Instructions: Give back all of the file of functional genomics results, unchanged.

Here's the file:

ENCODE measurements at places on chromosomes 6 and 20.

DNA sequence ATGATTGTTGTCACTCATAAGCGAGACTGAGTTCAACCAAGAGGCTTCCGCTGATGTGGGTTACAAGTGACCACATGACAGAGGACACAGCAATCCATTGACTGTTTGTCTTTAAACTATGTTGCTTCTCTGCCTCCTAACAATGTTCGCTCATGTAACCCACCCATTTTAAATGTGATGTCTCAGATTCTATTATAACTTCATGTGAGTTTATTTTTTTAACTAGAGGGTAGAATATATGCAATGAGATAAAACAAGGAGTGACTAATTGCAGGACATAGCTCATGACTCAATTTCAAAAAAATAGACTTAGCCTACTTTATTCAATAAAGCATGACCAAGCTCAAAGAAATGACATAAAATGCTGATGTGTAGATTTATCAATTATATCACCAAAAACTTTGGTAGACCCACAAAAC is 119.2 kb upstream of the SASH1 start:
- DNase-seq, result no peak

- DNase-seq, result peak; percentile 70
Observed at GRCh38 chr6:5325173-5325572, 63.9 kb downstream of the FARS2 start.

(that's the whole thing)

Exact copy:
ENCODE measurements at places on chromosomes 6 and 20.

DNA sequence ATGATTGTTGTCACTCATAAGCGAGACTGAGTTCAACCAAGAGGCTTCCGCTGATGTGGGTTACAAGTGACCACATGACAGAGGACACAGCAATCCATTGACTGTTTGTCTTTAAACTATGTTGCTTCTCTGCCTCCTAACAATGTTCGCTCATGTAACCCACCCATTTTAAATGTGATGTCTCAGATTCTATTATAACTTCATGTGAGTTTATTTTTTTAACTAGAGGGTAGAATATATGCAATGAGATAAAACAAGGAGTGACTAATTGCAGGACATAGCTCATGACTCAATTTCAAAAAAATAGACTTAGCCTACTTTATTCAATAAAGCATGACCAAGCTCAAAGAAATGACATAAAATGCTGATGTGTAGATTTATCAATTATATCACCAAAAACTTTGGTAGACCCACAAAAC is 119.2 kb upstream of the SASH1 start:
- DNase-seq, result no peak

- DNase-seq, result peak; percentile 70
Observed at GRCh38 chr6:5325173-5325572, 63.9 kb downstream of the FARS2 start.